Advice on skin checking

Skin checking is an effective way of detecting melanoma and other types of skin cancer early, when it is the easiest to treat. The best way to examine your skin is part of a routine check, which helps you get to know your skin and also your body better too. An all over check can detect other issues such as fungal infections, joint and flexibility issues and even vascular problems.

Use the following as a guide to keeping it regular, simple and effective:

Check your skin each month after your bath or shower, when you are already naked and have time.

Ensure the room has plenty of light and use a full-length mirror and an angled hand-held mirror to help you spot hard to see areas.

Check the following areas in turn and/or get your partner to check the areas that you cannot easily see.


Face, neck, ears, and scalp (use a comb/blow dryer to move hair and reveal scalp)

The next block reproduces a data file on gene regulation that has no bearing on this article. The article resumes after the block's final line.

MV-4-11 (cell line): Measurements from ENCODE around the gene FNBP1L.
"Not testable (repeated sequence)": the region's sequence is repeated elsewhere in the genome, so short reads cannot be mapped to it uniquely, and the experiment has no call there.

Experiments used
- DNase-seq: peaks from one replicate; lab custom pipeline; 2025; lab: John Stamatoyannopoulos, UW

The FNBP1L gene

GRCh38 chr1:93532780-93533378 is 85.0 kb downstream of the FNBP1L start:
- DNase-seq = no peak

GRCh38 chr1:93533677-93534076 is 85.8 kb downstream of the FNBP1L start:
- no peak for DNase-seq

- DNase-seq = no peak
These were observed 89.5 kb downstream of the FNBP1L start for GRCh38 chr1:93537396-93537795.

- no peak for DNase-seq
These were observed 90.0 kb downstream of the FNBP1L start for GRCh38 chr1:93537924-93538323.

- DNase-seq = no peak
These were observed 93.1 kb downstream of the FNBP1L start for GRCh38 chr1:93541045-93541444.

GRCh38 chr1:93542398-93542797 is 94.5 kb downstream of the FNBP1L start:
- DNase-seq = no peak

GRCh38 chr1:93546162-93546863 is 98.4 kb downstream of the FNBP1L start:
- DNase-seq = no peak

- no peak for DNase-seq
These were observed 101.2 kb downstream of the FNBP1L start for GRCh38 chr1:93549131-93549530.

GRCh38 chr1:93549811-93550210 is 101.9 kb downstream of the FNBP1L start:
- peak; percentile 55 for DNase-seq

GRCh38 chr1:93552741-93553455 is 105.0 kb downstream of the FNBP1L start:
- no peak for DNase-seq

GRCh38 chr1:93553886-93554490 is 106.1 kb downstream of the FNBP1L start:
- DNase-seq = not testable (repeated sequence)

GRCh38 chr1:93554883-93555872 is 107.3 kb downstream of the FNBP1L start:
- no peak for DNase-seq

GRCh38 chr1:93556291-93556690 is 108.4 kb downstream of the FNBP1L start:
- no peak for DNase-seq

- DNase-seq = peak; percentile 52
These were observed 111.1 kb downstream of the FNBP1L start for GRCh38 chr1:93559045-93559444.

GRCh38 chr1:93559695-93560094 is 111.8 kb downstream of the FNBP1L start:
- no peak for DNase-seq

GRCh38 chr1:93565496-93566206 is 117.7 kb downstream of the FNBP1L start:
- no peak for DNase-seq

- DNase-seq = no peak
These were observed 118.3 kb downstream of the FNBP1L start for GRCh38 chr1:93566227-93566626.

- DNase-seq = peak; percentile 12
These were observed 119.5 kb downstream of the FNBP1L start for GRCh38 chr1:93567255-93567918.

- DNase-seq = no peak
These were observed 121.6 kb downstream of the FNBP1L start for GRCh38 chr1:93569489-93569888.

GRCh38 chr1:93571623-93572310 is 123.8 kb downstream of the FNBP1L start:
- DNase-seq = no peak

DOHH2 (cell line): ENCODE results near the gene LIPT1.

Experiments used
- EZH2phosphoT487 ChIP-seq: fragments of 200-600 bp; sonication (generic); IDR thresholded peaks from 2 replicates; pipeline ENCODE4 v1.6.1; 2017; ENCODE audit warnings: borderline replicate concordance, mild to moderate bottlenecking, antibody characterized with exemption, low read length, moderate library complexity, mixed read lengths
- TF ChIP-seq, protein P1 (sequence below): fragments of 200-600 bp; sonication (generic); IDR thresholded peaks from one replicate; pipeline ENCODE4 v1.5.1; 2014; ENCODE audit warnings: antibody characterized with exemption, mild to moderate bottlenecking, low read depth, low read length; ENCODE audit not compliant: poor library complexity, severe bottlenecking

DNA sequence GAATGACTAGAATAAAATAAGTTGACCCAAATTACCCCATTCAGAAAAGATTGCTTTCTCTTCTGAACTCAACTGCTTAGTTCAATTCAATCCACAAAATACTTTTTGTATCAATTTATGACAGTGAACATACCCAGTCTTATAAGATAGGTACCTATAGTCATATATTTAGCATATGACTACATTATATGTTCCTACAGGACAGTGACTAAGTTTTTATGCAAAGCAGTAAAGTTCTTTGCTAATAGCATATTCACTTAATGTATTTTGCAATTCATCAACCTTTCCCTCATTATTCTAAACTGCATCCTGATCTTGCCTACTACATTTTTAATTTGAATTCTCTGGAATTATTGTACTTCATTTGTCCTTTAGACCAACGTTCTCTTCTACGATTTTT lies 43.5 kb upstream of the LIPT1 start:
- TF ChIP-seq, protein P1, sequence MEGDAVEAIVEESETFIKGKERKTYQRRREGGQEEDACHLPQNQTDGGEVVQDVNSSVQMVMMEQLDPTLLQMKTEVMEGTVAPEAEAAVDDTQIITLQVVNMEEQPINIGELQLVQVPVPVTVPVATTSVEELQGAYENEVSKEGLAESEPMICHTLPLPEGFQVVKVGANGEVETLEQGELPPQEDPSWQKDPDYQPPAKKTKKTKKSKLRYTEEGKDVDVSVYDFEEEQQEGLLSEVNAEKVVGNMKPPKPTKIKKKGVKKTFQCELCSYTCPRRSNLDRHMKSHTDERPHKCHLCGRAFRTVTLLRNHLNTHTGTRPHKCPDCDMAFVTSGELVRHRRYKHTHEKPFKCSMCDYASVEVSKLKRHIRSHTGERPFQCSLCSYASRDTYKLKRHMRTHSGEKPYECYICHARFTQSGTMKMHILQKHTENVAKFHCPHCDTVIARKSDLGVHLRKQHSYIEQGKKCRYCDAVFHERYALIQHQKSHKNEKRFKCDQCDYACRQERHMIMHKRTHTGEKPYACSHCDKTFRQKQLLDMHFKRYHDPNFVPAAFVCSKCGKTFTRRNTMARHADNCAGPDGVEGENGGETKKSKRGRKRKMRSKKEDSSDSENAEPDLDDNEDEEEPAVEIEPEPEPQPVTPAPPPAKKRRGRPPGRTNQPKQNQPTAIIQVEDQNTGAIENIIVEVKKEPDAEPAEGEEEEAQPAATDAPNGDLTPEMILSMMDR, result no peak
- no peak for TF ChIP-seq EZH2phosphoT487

Front of body

Including legs and genital area

Back of body

Including backs of legs and buttocks

Side of body and arms

Raise your arms to see all and remember undersides

Hands and fingernails

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Toenails, soles of your feet, and the spaces between your toes

Learn where your moles and lesions are, and their usual look and feel. Check for anything new or changing, such as a…

  • New mole (that looks different from your other moles)
  • New red or darker colour flaky patch that may be a little raised
  • Change in the size, shape, colour, or feel of a mole
  • Sore that doesn’t heal
  • New flesh-coloured firm bump

Keep a skin journal: Write down the dates of your skin self-exams and make notes about the way your skin looks on those dates. Photo-documentation is a great way to help check for changes over time.

If you are a single man, ensure you spend extra time examining your back and tricky-to-spot places!

Trust your instincts. If you find anything that worries you, however insignificant it may appear, make an appointment to see your GP immediately.